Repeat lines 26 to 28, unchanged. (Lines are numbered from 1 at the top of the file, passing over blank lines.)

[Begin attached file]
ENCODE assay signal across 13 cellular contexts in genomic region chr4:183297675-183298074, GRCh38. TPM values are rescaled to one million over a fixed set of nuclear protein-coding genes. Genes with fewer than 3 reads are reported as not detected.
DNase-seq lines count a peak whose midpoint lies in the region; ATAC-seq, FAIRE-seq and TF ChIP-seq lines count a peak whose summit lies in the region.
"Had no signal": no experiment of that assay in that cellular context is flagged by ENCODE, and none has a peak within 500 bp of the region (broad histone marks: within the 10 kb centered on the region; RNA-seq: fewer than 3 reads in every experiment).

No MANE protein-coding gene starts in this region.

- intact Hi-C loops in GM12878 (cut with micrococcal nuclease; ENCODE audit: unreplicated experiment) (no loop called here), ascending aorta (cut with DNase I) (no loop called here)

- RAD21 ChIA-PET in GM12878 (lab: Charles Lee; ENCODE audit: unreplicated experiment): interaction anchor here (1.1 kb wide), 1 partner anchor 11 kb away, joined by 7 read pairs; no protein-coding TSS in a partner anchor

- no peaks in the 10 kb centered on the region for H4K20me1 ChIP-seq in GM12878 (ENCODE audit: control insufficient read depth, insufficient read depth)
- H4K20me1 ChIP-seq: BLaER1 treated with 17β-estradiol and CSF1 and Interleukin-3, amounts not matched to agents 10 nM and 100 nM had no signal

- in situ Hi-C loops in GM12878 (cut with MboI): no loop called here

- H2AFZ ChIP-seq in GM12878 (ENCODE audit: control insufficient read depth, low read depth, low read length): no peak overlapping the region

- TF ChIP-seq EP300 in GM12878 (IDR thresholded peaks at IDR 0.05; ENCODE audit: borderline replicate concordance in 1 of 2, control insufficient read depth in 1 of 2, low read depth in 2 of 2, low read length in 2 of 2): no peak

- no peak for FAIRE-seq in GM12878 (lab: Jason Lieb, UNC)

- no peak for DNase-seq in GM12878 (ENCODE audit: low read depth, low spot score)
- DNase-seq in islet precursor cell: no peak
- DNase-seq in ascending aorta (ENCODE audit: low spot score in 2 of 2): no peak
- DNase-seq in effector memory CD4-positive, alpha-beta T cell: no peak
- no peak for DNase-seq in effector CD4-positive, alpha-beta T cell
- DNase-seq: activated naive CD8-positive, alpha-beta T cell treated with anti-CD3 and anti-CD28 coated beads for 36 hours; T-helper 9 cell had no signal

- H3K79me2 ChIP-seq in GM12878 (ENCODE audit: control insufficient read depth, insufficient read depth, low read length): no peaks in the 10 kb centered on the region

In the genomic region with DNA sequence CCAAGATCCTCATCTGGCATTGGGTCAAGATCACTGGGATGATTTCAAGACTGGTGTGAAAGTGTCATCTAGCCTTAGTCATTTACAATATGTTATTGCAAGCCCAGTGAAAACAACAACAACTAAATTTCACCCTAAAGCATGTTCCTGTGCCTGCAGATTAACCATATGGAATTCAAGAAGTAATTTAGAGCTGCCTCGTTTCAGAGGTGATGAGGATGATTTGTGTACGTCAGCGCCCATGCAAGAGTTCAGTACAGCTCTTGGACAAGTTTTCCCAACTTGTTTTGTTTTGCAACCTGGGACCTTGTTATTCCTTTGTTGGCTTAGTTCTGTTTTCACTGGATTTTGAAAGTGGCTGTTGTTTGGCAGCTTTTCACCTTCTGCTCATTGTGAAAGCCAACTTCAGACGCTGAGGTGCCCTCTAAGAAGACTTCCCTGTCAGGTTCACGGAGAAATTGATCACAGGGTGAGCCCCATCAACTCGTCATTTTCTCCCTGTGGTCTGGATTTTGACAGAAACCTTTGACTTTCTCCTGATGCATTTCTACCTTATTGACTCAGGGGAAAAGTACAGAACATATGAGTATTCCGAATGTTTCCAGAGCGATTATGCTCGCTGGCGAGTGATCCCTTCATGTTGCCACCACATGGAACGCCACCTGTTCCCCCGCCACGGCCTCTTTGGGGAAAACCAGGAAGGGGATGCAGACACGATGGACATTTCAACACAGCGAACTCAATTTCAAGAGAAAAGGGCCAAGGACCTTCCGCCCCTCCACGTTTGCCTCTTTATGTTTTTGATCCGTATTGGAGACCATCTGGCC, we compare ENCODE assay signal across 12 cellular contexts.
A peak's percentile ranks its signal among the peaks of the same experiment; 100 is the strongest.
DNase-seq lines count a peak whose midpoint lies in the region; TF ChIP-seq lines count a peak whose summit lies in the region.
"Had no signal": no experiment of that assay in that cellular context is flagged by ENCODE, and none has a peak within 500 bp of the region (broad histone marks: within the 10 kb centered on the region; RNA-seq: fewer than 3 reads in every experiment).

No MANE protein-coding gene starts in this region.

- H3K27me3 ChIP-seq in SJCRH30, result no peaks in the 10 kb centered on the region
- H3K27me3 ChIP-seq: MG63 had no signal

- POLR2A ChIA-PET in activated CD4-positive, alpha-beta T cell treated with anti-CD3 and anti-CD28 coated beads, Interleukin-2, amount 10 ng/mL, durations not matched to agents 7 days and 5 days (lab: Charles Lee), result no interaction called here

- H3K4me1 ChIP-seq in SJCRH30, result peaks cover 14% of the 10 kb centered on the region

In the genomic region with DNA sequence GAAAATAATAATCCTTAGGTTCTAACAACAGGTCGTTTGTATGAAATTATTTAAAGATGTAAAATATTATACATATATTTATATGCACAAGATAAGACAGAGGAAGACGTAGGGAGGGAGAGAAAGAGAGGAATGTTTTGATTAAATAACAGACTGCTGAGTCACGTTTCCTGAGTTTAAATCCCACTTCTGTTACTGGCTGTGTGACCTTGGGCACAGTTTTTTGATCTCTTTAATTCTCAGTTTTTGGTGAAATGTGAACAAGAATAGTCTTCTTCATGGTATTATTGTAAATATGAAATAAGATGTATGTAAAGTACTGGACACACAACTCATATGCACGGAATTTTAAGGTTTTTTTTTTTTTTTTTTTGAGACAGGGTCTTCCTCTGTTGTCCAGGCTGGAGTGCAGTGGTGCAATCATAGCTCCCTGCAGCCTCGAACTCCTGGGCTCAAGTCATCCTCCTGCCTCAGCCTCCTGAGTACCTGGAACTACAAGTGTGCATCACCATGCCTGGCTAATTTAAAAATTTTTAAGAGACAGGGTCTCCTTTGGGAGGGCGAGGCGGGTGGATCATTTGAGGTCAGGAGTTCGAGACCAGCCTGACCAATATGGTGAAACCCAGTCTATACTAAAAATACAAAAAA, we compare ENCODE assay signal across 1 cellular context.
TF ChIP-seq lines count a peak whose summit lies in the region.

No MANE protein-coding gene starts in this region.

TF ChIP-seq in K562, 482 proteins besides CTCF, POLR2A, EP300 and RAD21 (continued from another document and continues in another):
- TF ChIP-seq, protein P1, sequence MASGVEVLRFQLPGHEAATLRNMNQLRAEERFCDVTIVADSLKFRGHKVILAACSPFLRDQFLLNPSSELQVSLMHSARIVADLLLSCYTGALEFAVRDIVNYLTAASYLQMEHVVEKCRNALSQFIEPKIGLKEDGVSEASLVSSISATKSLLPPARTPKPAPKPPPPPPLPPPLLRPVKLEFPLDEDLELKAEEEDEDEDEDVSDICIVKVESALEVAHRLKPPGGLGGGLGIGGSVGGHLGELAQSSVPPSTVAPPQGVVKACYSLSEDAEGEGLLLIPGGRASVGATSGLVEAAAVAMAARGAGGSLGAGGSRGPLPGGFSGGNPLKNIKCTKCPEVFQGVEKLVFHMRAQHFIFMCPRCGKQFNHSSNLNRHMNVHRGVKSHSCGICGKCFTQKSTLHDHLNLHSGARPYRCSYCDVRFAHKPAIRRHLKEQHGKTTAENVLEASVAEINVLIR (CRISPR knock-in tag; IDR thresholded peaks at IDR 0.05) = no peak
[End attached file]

- H3K27me3 ChIP-seq: MG63 had no signal

- POLR2A ChIA-PET in activated CD4-positive, alpha-beta T cell treated with anti-CD3 and anti-CD28 coated beads, Interleukin-2, amount 10 ng/mL, durations not matched to agents 7 days and 5 days (lab: Charles Lee), result no interaction called here

- H3K4me1 ChIP-seq in SJCRH30, result peaks cover 14% of the 10 kb centered on the region